Date of Submission
Doctor of Psychology (PsyD)
Robert A. DiTomasso, Ph.D., ABPP
Stephanie Felgoise, Ph.D., ABPP, Chairperson
Barbara Golden, Psy.D., ABPP
Zachary Simmons, M.D.
The understanding of intimate relationships in persons with amyotrophic lateral sclerosis (ALS) is not yet understood. A review of the current literature, including an overview of ALS and the development and maintenance of intimate relationships using psychological theory, is included. Comparisons to multiple sclerosis, acquired physical disability, and older adults are included to gain a greater understanding of how changes in physical functioning may impact an intimate relationship. This study used archival data, in which participants completed the following measures: ALS Functional Rating Scale–Revised, Personal Assessment of Intimacy in Relationships, and ALS Specific Quality of Life Measurement–Revised. Results suggest high levels of intimacy and that gender, age, time since symptom onset, and physical and bulbar functional ability are not predictors for experience of, desire for, and satisfaction with intimate relationships. Couples appeared to be resilient, and intimacy was maintained regardless of physical functioning. Potential explanations, limitations of the study, and implications of the research are also explored.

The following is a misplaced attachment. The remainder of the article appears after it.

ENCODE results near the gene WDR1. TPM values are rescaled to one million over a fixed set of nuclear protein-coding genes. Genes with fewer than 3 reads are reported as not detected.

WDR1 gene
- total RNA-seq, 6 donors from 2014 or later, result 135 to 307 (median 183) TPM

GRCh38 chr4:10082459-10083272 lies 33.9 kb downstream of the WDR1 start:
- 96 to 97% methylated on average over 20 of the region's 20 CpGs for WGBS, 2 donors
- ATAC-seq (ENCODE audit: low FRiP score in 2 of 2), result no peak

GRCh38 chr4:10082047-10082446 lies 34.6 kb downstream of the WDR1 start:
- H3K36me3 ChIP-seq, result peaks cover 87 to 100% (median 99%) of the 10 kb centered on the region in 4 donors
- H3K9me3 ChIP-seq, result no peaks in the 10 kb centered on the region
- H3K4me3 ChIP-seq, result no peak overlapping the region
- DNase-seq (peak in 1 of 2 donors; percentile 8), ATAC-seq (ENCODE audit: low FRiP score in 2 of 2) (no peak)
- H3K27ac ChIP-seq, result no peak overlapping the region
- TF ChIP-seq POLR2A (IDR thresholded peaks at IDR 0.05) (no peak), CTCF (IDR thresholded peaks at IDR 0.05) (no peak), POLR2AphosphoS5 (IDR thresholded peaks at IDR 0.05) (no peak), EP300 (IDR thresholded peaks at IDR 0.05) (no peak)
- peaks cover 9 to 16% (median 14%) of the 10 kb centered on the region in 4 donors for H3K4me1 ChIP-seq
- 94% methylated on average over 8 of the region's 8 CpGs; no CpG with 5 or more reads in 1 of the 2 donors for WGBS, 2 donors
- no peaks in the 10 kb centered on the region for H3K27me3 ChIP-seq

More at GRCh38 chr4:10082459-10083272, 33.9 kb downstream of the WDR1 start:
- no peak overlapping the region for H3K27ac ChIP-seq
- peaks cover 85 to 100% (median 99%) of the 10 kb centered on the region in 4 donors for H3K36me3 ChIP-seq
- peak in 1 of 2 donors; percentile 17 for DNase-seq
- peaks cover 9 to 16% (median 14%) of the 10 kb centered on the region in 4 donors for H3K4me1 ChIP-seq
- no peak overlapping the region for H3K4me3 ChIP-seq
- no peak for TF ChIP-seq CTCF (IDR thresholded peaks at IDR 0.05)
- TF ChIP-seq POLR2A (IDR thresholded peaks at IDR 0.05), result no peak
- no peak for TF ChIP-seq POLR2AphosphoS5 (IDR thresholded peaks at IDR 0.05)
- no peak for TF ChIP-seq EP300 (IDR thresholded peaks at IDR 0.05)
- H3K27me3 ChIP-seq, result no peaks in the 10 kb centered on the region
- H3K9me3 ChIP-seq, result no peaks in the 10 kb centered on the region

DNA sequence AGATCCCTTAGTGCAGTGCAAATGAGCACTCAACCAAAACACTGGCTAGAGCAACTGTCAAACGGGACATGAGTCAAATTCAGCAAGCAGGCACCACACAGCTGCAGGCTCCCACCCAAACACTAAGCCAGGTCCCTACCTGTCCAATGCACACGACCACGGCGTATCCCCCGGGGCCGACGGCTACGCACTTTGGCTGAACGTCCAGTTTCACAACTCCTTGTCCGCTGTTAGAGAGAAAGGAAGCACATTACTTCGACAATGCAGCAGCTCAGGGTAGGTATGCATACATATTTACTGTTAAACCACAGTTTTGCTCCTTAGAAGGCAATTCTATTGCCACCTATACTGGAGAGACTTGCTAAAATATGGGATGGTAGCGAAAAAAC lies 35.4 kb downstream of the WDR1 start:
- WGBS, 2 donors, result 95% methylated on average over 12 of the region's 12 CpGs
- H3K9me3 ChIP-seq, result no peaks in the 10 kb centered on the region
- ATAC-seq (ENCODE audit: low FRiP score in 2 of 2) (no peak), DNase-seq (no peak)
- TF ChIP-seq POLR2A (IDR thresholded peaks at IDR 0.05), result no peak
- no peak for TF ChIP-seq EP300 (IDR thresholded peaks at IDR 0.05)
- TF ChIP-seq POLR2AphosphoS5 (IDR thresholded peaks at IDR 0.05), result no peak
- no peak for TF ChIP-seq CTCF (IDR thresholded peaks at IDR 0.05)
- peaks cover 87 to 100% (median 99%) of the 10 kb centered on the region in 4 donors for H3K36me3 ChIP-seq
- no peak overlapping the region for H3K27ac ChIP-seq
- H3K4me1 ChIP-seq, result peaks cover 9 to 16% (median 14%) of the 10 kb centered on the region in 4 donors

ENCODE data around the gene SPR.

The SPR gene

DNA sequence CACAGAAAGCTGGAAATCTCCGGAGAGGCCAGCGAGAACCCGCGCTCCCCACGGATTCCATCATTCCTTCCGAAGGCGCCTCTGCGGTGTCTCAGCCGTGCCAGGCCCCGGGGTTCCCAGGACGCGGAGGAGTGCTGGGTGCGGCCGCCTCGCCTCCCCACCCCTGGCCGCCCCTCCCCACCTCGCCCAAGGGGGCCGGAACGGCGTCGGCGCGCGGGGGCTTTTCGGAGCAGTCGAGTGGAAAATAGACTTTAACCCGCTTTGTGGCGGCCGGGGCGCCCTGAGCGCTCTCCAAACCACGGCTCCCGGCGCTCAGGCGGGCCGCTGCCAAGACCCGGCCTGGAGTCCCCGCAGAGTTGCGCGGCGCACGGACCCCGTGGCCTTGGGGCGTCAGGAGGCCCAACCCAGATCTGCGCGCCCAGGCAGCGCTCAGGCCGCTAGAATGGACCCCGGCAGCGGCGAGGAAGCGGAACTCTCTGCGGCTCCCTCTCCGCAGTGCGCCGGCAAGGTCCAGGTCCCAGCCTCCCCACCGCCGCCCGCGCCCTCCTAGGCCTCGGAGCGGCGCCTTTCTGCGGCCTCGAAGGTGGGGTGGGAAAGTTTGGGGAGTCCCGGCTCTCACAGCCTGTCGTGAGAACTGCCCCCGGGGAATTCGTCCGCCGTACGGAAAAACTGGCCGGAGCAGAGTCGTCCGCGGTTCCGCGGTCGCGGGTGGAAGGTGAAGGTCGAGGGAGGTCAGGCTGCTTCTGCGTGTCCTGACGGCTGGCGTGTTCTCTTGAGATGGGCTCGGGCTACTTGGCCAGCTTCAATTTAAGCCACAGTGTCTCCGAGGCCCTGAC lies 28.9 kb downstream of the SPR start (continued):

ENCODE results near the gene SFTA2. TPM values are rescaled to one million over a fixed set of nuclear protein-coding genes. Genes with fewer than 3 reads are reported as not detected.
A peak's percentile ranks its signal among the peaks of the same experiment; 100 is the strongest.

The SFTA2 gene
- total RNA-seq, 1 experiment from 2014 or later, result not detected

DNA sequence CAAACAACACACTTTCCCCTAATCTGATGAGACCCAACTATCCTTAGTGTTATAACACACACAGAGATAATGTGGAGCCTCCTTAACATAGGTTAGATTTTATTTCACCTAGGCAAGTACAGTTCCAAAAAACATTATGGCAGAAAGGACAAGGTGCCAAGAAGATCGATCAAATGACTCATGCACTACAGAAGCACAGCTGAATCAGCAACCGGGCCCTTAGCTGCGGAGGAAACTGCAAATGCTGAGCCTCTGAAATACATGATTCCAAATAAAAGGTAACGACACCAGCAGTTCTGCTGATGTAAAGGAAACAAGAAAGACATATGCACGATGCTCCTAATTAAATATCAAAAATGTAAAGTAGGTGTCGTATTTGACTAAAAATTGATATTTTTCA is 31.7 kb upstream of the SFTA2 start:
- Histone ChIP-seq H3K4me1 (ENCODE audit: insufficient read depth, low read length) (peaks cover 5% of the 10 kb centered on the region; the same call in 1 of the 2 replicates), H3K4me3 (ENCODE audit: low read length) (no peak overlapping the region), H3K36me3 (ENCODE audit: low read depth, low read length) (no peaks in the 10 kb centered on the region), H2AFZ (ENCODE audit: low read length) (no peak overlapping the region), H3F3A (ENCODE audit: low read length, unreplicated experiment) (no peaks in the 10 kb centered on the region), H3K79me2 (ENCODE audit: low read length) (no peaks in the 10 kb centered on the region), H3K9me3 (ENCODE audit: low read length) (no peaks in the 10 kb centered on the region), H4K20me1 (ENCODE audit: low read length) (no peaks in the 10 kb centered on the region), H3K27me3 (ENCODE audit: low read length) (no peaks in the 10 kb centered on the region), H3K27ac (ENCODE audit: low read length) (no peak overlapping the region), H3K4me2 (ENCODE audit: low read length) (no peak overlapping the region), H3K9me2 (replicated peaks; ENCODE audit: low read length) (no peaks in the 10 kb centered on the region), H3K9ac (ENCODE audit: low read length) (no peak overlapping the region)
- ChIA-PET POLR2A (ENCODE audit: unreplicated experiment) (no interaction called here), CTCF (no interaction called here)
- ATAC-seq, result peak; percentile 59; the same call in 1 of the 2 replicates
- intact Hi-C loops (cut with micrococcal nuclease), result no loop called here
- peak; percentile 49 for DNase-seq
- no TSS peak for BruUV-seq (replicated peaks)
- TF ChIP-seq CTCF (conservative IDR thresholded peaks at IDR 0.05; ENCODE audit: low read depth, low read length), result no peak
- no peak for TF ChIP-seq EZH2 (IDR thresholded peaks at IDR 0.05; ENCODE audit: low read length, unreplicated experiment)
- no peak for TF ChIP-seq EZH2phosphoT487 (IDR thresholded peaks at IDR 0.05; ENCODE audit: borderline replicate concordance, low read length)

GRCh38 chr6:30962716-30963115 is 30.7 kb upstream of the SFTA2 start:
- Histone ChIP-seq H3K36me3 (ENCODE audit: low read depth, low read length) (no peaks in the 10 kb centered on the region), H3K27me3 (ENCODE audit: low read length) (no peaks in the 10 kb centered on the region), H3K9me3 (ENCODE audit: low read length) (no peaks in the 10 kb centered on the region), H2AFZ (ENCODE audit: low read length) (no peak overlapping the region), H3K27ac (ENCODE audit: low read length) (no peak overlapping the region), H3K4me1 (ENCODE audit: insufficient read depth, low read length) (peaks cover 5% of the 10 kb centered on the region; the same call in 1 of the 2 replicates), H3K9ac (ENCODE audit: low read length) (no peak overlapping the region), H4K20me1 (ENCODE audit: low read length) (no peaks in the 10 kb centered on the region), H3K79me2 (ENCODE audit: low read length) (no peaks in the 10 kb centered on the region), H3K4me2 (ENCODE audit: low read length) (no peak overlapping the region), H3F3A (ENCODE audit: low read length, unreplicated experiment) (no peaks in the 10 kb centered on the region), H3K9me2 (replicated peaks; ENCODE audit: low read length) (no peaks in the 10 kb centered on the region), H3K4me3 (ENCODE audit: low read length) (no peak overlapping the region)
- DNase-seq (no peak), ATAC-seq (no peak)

Rodriguez, Jamie Lee, "Understanding the Impact of Physical Functioning on the Experience, Desire, and Satisfaction of Physical, Emotional and Social Intimacies in Persons with Amyotrophic Lateral Sclerosis (ALS)" (2010). PCOM Psychology Dissertations. 118.